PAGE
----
When I first showed up in France as an exchange student in high school, my host sister asked me, in English, “When you speak French, do you think in English first and then translate, or do the words just come?”
At the time I’d had two years of high school French — just enough to make French people want to try out their English, that was not something French people of that era were too excited about doing.
I wasn’t sure. I was somewhere in between, after a couple weeks in-country, and a lot of hours spent passing notes in bad French to my friend in geometry class the year before.
He is almost certainly paying the price that comes with being analytical and diligent. I am neither (not to the degree he is, anyhow), and so I strongly favor a different approach to learning languages that will leave you with horrible holes in your grammar, but significantly better reading fluency than a slacker like me could ever deserve.
Here is what I told Brendan to do, and if you are in his shoes, it might help you, too.
This is not personal advice, it is mechanically necessary for reading fluency.
There are different parts of your brain that carry out different tasks.
If you are deep in analytical thought, the part of your brain that lets words flow effortlessly gets put on the back burner. Even though my French is fluent (not perfect, just fluent), if I’m nervous or distracted by contrary thoughts, it’ll bog down. Here’s a real thing that happened to me once which made this clear:
For about five minutes back in the ’90’s, I studied Italian. That’s like an actual five minutes, not a metaphorical five minutes — my husband had some Italian books I was putting away. I run into Italian here and there on the internet because I’m Catholic and I read Amy Welborn, and since I’ve studied other romance languages, it’s something that kinda sorta makes sense. So I can sometimes read easy Italian pretty well, if it’s a topic that I’m familiar with, heavy on the cognates.
Thus one day I was reading this magazine article in Italian, no big, hey, who doesn’t read magazine articles in Italian? Totally rocking it.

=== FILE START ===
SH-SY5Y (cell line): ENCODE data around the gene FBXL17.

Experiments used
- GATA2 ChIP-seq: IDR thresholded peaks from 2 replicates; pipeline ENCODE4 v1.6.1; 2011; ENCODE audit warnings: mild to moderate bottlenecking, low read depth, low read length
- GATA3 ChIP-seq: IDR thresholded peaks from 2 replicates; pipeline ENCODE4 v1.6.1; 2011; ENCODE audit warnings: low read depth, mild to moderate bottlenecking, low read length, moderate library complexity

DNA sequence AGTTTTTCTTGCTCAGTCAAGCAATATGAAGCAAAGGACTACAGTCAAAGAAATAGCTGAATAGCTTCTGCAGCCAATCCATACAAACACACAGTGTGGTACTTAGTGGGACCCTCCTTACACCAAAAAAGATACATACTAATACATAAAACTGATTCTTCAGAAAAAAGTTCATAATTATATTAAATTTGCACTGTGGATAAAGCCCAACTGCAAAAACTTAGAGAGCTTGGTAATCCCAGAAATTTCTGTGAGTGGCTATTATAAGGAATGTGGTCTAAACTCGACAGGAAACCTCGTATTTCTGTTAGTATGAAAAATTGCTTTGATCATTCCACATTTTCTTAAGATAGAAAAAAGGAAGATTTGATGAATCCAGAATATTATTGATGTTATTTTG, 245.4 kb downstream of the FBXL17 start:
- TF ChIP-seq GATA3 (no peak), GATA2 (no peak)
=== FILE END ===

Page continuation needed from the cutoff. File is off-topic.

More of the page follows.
It was religion or something, or else I got to thinking about religion or something, and I put the article down and set my brain to articulating a series of arguments on a tricky topic. When I went back to the article with my analytical-brain in high gear? It was all gibberish. I literally went from reading fluently to having to painfully pick apart word by word — and the latter is not a good technique in a language you’ve never formally studied.
So anyway, I learned from then on that totally relaxing is the key. Pour yourself a drink. Think about picturesque villages and parts of the world where decent coffee is a birthright, and then amble on in like you don’t really care. Makes a big difference.
#2. Gorge on the spoken word.
Part of developing fluency is getting the rhythm of the language into your head. When you learned to speak your native language, you began by spending a year and some just listening to people around you say things you mostly didn’t understand. The first part of it you were listening underwater, for goodness sake.
True story: My eldest came into this world crying like a normal newborn does. Newborns have a distinctive just-fell-off-the-turnip-truck amateur quality to the way they cry. #2 gestated in an environment flooded with her older brother’s loud and emphatic toddler tantrums echoing into the womb. She thus entered this world not crying like some neophyte, but with all the intonation and rhetorical sophistication of a veteran whiner. Woken in the middle of the night by some child carrying on, I could not know without looking whether it was the toddler being himself, or the newborn sounding eighteen months older than she was.